For over two decades, the Düsseldorf-based artist Ulrich Hensel has been working on his photographic oeuvre with vehement stringency and a high concentration on predominantly one motif, namely construction sites. These are places where technical, economic, and not least of all cultural activities culminate and which speak in dense descriptions of the sociology of the materials of the world.
The photographed construction sites may appear as though they have been found by chance, but they have actually been carefully selected in lengthy research tours through urban landscapes. The photographs are focused “construction scapes” and testify in a highly condensed manner to human activities in the much-quoted era of the Anthropocene. In addition to a fascination with the “crime scene” of the construction site, however, the locations depicted are basically also a pretext for Hensel to be able to work painterly in and with his photographs—as demonstrated by the often-extensive color fields of the most diverse building materials. It is precisely through such painterly fields of color that the photographs reveal a medial correspondence. They are often nearly abstract, at times minimalist: grids, dots, mounting devices, iron grids, everything spreads—due to the respective function—stringently across the pictorial surface, lending it a sense of rhythm. Ulrich Hensel’s works represent a singular position in the photo-art scene. With the exhibition In-Between Worlds, the Kunstmuseum Wolfsburg presents a first museum overview of this very special photographic work.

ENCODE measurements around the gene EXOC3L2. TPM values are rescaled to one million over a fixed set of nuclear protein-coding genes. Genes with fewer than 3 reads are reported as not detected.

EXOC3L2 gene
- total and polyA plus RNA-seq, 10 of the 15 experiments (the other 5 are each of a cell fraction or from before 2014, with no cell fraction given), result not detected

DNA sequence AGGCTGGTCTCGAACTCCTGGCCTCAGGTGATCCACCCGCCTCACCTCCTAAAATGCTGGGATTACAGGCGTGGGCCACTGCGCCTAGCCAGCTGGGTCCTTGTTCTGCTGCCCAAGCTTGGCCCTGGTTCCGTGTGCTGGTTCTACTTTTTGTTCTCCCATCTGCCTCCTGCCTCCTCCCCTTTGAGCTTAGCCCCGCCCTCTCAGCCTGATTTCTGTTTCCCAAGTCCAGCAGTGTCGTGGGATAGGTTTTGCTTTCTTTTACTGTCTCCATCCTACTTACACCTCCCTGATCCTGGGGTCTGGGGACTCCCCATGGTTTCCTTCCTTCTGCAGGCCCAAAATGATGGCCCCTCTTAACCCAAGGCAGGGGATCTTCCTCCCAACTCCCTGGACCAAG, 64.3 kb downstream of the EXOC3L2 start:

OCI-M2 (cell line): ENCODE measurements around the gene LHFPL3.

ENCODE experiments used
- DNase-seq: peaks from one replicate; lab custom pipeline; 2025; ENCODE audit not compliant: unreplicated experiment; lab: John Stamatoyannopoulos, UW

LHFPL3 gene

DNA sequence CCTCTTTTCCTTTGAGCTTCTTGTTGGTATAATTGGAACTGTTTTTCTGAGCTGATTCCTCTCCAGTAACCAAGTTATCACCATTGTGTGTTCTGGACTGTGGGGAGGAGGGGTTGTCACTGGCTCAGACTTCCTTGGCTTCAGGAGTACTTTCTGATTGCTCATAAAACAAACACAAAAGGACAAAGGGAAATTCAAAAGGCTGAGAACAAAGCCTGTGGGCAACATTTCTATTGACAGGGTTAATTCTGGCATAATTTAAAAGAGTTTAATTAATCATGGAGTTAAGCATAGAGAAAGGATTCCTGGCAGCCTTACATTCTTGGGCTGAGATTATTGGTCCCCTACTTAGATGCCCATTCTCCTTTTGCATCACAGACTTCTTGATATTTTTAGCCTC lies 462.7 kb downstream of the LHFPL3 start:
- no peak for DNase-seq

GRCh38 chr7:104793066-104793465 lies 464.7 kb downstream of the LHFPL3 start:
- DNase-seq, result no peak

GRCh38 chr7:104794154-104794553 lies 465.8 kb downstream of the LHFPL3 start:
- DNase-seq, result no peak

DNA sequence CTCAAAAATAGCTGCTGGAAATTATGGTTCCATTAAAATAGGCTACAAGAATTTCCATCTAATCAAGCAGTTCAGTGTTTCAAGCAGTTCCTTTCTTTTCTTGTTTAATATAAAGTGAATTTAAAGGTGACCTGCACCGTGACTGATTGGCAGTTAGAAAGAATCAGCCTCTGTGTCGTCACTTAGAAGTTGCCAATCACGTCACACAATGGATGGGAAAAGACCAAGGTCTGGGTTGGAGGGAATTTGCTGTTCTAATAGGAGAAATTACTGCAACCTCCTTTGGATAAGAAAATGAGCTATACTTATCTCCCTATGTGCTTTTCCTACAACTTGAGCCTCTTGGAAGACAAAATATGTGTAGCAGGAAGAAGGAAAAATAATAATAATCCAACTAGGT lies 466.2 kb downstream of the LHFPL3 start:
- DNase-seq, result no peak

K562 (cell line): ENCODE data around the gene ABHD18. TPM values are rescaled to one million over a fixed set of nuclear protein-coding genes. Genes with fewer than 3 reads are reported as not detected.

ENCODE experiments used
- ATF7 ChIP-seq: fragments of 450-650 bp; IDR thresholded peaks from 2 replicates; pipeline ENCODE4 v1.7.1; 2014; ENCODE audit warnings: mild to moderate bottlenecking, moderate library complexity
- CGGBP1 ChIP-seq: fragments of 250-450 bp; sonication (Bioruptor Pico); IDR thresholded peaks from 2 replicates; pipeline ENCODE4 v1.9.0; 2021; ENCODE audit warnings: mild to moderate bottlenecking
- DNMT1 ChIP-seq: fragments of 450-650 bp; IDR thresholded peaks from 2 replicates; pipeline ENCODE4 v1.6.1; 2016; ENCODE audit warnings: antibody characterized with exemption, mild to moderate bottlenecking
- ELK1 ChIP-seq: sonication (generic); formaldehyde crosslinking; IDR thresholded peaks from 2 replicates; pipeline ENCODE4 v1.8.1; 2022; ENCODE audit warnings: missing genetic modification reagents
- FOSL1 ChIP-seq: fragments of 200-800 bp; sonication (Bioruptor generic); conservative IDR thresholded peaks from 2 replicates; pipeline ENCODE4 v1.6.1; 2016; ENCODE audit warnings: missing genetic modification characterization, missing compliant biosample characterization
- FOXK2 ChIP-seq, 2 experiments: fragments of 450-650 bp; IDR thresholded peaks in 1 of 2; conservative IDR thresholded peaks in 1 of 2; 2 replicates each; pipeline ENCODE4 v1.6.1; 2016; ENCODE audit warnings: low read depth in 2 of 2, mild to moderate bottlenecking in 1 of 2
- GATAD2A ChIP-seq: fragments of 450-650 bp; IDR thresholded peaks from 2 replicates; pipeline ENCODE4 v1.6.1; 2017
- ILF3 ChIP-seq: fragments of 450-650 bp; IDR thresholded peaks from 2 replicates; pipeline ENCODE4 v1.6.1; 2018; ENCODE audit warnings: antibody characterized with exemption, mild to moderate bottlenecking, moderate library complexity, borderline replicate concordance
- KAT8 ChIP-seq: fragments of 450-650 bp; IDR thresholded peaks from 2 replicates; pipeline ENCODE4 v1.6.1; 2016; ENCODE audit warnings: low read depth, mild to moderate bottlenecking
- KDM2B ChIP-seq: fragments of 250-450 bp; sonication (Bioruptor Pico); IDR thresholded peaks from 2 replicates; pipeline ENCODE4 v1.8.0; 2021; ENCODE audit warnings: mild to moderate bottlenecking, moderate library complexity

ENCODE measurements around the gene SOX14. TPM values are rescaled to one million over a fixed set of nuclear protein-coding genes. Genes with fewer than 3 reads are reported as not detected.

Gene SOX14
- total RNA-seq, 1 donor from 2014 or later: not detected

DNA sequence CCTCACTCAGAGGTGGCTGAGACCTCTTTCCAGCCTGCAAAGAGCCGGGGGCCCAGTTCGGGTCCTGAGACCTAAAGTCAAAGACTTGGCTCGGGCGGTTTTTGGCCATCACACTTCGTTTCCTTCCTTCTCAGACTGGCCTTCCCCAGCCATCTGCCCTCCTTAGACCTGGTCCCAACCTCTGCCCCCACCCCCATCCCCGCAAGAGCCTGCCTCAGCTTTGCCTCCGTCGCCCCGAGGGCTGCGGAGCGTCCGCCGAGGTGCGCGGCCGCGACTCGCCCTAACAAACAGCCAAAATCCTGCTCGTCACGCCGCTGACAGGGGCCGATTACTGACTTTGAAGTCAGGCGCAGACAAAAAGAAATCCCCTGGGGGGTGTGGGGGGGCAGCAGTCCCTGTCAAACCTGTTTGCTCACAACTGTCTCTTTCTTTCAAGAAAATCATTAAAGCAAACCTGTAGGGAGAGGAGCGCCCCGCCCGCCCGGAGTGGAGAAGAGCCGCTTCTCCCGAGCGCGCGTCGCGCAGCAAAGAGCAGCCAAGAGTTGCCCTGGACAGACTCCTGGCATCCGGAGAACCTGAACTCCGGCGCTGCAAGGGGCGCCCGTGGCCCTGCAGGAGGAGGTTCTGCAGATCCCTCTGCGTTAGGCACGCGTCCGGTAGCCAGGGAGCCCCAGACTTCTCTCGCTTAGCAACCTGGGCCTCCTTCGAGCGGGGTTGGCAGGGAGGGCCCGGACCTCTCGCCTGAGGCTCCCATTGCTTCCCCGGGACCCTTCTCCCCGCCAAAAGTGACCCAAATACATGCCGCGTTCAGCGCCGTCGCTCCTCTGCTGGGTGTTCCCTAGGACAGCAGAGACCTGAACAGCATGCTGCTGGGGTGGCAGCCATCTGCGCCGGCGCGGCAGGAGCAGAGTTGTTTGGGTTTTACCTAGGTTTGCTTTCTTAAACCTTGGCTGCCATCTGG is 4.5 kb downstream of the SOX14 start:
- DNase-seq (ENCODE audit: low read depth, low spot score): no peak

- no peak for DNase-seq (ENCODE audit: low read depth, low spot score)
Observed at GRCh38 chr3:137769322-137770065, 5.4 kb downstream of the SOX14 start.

Curator: Andreas Beitin
Credits: Ulrich Hensel, Düsseldorf Grünstraße, 1998 © Ulrich Hensel